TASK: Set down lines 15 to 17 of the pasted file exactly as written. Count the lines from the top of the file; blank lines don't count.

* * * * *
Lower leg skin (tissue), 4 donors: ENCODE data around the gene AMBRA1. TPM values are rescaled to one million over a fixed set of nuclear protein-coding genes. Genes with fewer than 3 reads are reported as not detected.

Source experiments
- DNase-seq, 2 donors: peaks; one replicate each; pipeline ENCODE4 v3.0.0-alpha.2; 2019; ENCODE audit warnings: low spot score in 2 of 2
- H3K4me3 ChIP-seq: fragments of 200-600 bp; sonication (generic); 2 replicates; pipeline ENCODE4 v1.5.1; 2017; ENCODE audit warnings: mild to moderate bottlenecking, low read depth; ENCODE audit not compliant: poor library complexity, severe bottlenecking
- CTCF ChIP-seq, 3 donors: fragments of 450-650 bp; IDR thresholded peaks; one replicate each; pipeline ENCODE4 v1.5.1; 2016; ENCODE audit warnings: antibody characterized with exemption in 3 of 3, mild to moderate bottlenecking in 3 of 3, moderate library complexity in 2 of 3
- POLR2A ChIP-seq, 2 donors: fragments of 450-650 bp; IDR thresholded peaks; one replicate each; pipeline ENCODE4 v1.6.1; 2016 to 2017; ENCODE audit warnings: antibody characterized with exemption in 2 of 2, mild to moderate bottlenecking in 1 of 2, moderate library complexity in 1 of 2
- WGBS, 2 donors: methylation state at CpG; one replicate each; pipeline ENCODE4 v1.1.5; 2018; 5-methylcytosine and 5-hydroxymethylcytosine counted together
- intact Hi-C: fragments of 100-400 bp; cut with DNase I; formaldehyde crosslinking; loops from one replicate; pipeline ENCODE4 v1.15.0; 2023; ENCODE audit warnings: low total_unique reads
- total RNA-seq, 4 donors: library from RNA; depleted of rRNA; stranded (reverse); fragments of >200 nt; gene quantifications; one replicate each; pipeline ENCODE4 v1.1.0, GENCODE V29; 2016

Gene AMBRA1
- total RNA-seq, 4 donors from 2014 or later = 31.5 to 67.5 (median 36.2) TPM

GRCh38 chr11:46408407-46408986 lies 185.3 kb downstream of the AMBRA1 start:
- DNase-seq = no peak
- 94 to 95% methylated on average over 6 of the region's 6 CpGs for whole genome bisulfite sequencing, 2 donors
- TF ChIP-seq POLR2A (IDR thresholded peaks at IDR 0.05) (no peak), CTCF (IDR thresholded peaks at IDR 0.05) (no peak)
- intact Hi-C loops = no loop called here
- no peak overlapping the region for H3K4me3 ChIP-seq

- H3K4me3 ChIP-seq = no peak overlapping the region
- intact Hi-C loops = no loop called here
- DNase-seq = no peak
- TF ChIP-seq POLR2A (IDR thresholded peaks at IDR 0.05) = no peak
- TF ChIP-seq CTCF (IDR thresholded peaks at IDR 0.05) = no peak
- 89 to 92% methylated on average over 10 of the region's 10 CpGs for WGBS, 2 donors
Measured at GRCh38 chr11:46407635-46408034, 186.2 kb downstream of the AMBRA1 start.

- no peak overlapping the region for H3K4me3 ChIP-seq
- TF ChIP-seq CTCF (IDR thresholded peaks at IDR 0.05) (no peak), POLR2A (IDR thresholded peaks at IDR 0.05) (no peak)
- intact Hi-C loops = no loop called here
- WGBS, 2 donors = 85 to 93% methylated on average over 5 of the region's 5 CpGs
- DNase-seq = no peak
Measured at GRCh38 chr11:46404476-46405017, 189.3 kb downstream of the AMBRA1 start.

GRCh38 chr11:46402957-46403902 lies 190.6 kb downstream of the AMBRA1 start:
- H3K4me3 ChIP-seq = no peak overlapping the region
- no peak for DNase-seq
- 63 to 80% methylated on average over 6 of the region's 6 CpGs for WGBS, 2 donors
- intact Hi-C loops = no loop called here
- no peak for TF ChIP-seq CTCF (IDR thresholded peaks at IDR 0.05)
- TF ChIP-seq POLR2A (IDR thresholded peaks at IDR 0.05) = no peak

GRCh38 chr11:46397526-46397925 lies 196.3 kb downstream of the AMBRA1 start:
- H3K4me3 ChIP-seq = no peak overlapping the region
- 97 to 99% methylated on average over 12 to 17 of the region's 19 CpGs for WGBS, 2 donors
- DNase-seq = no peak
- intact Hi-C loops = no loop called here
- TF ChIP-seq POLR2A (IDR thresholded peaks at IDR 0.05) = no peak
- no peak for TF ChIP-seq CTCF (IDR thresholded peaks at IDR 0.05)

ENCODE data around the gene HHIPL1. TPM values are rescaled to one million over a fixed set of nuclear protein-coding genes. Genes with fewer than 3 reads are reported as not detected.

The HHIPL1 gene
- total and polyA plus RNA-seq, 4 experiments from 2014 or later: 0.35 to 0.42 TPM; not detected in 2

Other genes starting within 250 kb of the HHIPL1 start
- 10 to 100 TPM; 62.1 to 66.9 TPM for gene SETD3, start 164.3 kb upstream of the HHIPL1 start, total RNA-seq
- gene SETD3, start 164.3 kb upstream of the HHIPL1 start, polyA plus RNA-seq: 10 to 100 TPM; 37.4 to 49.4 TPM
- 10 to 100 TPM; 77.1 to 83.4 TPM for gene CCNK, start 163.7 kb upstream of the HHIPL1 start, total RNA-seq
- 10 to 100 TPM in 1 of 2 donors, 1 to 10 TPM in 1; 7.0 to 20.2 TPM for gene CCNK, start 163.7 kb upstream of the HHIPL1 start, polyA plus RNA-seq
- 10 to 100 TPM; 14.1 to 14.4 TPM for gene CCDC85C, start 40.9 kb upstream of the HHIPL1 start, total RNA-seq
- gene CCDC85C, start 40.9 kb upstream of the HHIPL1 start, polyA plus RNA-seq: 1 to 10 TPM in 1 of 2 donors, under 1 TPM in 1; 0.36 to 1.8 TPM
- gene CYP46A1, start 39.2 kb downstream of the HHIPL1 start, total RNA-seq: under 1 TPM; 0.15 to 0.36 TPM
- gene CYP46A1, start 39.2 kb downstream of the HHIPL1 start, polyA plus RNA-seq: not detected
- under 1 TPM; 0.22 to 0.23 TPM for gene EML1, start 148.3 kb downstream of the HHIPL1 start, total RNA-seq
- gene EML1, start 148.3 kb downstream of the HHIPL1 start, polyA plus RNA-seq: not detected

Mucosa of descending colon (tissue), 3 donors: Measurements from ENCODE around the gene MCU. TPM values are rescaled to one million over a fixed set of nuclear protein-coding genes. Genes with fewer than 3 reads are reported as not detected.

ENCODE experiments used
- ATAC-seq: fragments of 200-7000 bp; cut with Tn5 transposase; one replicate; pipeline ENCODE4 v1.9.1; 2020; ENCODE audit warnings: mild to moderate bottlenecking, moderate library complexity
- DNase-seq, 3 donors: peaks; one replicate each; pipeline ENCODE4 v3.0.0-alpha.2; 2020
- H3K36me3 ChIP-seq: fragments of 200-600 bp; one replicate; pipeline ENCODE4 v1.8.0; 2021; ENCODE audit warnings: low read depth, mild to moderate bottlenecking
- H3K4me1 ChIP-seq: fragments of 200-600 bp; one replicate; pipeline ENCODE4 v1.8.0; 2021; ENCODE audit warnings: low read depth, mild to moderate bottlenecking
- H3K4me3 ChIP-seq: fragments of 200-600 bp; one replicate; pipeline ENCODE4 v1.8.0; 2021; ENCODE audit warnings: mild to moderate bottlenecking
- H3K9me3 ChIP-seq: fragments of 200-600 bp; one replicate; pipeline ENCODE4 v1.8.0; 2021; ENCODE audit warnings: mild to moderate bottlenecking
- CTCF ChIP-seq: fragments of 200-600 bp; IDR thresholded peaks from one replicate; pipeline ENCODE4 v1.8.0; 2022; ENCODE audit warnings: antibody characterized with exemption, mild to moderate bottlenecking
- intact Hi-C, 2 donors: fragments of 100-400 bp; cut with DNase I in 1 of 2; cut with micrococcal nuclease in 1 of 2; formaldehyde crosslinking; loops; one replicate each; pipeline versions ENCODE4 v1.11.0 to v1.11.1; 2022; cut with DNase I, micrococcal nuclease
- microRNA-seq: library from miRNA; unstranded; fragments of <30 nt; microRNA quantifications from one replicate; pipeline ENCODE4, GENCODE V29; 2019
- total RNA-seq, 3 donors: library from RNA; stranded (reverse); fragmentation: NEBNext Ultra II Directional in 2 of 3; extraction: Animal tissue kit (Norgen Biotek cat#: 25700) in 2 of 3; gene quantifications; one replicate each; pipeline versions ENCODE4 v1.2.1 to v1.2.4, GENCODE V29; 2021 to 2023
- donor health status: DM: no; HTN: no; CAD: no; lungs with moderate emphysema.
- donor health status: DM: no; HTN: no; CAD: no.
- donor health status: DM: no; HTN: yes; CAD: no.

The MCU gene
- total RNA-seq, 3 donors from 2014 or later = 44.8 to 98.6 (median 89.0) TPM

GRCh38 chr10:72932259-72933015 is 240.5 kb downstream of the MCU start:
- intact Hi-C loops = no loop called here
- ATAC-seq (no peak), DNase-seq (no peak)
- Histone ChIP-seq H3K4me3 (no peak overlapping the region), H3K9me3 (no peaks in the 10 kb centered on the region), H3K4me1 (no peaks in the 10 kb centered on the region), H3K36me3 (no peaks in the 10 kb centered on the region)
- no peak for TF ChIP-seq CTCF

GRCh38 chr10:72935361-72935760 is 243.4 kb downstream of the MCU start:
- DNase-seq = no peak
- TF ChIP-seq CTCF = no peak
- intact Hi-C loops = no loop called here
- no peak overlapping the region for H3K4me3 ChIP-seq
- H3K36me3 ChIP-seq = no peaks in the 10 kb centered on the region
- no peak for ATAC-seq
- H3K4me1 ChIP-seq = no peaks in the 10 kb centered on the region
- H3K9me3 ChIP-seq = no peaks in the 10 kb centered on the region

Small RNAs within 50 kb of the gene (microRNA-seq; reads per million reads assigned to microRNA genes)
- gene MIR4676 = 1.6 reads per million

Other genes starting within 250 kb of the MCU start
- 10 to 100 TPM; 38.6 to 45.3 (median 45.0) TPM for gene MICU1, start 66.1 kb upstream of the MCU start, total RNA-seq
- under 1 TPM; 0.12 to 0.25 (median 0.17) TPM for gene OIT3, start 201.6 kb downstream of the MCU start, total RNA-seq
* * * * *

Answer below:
- TF ChIP-seq POLR2A (IDR thresholded peaks at IDR 0.05) (no peak), CTCF (IDR thresholded peaks at IDR 0.05) (no peak)
- intact Hi-C loops = no loop called here
- no peak overlapping the region for H3K4me3 ChIP-seq